Moe and his ribs are moving on

Dorchester is losing an institution this month; by June 1, Moe Hill will have driven his famous M & M ribs truck from its current parking place along Geneva Avenue to a new location on Hampden Street in Roxbury.

Moe Hill, 72, has been serving ribs out of the well-traveled silver truck for 23 years, first at a site at the corner of Columbia Road and Quincy Streets, and for the last three years on a lot on Geneva Avenue to the rear of the ABCD Family Service Center. But developer Joe LaRossa purchased that lot three years ago (around the time that Moe himself moved to the space), and LaRossa recently erected four new homes, pushing Moe's bustling smokehouse operation to a sliver of land just off the street. LaRossa has offered to sell Hill that land, and while Hill says LaRossa has been a great landlord, he politely declined.

"I appreciated the offer, but it's just not big enough for what I want to do," said Hill, as he looked back towards the site that on Monday held his large storage container and several large grills.

The new, larger site is owned by Brookline Ice and Coal Company, and while he'll have to pay rent, which LaRossa did not required, he thinks the location just off Melnea Cass Boulevard and near interstate 93 will help business.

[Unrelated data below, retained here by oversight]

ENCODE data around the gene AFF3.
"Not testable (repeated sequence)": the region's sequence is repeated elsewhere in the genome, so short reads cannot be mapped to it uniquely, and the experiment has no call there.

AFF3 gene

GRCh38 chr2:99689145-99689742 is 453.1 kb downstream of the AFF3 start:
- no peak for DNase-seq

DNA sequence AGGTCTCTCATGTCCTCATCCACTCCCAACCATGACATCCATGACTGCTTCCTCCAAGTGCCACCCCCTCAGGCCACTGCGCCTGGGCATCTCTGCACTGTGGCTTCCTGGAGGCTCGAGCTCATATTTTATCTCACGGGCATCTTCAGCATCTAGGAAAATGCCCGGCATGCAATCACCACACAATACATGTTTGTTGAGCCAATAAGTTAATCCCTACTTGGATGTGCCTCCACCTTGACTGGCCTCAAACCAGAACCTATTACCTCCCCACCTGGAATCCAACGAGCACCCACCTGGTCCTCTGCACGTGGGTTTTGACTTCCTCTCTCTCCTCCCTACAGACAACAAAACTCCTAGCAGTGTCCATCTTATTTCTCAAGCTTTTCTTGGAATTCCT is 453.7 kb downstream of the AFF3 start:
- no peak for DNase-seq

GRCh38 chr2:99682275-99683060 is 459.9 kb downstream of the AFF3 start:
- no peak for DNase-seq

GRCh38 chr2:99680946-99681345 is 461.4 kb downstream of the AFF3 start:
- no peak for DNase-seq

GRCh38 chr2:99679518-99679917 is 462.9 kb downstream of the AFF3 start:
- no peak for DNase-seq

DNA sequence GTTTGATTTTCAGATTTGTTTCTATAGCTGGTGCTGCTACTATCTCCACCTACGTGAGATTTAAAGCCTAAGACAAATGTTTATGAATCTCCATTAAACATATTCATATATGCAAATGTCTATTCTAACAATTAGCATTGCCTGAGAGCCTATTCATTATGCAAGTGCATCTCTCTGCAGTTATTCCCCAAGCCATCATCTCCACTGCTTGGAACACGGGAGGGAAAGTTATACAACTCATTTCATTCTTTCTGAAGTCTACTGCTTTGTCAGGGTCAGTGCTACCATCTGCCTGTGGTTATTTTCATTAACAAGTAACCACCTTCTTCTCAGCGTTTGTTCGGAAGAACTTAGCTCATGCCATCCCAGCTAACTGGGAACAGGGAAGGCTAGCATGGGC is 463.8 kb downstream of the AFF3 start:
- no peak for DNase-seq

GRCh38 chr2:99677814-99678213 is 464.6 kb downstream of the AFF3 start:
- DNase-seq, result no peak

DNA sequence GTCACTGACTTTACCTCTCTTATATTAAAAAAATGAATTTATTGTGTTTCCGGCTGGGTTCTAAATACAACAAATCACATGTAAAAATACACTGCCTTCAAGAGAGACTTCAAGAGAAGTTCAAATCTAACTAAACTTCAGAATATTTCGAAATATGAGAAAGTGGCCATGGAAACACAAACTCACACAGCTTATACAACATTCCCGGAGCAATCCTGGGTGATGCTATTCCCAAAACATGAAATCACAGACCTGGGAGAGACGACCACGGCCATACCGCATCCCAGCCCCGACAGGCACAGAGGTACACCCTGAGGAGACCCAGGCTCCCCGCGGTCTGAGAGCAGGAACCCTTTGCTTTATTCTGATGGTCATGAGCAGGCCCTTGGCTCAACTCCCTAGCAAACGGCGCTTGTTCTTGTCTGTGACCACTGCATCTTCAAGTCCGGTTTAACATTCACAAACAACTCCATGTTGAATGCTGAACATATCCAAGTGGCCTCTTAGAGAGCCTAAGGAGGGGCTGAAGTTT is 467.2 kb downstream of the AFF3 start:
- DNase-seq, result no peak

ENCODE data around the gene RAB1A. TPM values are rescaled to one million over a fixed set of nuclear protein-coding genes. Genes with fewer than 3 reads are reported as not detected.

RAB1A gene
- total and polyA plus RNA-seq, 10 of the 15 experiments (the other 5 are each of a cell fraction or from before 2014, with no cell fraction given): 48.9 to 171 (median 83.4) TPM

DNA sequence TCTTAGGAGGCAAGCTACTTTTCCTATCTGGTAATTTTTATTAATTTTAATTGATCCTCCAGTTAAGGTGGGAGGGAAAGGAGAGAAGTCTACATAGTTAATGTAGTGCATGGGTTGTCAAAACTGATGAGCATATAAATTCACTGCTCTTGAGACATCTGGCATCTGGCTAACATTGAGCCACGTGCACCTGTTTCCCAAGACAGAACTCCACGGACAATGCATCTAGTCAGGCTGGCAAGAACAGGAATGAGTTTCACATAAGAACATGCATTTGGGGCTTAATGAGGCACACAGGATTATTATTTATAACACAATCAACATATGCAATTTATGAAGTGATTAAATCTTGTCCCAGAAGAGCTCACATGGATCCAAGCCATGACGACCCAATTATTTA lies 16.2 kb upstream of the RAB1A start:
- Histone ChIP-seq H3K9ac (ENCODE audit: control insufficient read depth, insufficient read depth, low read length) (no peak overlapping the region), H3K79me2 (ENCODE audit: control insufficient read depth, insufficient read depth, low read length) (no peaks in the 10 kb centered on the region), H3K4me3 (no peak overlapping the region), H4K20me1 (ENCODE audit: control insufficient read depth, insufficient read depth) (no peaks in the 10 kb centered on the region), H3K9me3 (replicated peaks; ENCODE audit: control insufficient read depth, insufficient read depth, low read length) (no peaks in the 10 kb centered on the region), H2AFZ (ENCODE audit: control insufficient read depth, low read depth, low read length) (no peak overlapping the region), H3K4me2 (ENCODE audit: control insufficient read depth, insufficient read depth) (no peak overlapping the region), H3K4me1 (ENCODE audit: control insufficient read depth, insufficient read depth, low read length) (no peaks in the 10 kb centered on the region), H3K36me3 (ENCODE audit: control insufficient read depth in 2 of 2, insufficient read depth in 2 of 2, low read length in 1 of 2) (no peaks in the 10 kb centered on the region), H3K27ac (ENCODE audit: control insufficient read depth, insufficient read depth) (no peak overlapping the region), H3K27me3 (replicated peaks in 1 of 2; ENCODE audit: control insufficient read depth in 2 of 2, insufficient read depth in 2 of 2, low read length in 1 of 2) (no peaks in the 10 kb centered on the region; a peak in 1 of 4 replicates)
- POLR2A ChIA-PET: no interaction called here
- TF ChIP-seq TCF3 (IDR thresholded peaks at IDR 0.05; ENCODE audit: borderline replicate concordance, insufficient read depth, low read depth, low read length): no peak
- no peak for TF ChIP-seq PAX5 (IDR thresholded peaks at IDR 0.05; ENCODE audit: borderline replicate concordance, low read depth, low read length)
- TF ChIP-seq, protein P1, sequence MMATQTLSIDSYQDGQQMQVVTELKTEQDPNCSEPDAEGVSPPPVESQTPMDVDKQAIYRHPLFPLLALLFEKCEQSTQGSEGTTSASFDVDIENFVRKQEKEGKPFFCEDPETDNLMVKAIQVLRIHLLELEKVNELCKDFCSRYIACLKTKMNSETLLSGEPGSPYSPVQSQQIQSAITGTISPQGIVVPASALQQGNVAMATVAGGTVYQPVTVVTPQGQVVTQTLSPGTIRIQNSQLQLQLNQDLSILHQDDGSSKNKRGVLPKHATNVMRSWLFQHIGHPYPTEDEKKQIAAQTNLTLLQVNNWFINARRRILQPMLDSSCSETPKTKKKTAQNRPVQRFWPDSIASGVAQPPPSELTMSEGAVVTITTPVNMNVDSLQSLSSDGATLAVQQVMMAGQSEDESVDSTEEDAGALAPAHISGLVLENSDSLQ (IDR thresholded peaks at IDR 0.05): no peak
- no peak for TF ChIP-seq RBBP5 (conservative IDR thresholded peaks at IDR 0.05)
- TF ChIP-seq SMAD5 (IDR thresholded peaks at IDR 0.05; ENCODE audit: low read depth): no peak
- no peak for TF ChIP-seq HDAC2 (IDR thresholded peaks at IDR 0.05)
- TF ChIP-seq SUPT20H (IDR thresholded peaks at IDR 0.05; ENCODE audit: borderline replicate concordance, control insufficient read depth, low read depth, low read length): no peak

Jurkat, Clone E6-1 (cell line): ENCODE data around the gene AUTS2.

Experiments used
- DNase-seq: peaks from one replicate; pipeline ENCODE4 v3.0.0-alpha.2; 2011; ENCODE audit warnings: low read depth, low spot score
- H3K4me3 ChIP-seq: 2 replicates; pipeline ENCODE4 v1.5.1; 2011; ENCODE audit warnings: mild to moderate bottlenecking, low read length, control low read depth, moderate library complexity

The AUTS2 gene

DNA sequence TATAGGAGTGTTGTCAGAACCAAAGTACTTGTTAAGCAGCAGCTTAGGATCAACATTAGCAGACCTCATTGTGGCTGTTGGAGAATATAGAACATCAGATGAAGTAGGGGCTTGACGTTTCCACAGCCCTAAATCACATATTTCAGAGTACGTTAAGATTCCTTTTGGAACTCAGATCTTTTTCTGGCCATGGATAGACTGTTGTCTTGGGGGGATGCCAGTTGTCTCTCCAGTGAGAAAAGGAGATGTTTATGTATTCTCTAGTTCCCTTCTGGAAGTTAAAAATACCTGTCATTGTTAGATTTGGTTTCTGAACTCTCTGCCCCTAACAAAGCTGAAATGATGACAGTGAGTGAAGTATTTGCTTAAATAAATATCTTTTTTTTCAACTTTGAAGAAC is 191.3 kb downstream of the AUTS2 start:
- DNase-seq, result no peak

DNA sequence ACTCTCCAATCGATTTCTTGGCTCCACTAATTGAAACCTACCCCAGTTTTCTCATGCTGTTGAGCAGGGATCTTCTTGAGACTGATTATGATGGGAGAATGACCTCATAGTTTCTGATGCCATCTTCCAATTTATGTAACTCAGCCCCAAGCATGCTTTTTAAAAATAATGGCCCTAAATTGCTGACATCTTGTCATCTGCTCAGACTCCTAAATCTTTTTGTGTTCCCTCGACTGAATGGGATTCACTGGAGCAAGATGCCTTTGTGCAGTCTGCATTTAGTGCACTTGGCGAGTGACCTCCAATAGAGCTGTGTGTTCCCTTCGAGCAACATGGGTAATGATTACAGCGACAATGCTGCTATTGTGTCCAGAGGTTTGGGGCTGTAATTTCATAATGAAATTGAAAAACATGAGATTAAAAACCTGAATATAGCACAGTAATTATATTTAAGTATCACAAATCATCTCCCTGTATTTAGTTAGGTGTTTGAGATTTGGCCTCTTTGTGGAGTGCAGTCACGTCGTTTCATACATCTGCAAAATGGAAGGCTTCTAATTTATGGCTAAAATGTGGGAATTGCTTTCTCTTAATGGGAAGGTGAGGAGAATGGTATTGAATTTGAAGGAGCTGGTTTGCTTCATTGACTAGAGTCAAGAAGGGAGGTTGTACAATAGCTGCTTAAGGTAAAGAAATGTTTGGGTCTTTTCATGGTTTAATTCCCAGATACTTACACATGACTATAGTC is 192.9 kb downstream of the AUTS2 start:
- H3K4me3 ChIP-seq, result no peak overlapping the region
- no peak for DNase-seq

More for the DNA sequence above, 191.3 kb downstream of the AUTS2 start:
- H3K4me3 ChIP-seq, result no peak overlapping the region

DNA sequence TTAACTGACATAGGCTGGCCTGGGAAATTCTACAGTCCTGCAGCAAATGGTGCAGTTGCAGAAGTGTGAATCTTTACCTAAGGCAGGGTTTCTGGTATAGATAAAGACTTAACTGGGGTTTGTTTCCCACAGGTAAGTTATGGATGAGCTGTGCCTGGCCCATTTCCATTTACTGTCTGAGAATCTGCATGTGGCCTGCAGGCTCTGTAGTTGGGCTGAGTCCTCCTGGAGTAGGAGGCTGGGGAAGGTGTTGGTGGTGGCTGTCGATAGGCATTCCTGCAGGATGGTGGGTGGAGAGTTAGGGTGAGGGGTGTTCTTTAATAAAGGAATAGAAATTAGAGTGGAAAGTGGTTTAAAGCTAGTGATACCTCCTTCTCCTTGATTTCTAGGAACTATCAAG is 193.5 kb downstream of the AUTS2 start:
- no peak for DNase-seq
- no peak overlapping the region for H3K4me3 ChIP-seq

"People will be able to come right off the expressway, and there I am," said Hill. "My customers from Medford, Lawrence, Lowell &endash; it's going to be easier for them."

While the location may be new, Hill promises that his famous ribs recipe will not change.

"My wife, Marian, taught me how to cook, but to every dish I either added or took something away," said Hill, referring to the other half of the M & M partnership. "Now its my own recipe."

Born in North Carolina, Hill joined the army at 14 years of age. He was out by 19 and a half, and moved to New Jersey; he came to Boston in 1961. Hill worked for years at a paper factory in Charlestown, which was later converted to a Bakery. He left 23 years ago to cook ribs fulltime, and it didn't take long to develop a customer base in Dorchester, where he now lives just blocks from the Geneva Avenue site.

"When I first left Columbia Road, business was slow," said Hill. "You could look out the truck windows and count carsÂ… you could fall asleep!"

He says traffic has picked up along Geneva Ave since then, as has business. He attributes a recent boon to the stand's appearance on the Phantom Gourmet, a popular weekend television round-up of Boston's best restaurants.

"I've been in this business a long time. When I retired, all I saw was dollar signs," said Hill. "Now I want to make people happy. I like to see people smile, young kids smile when they come up and order food."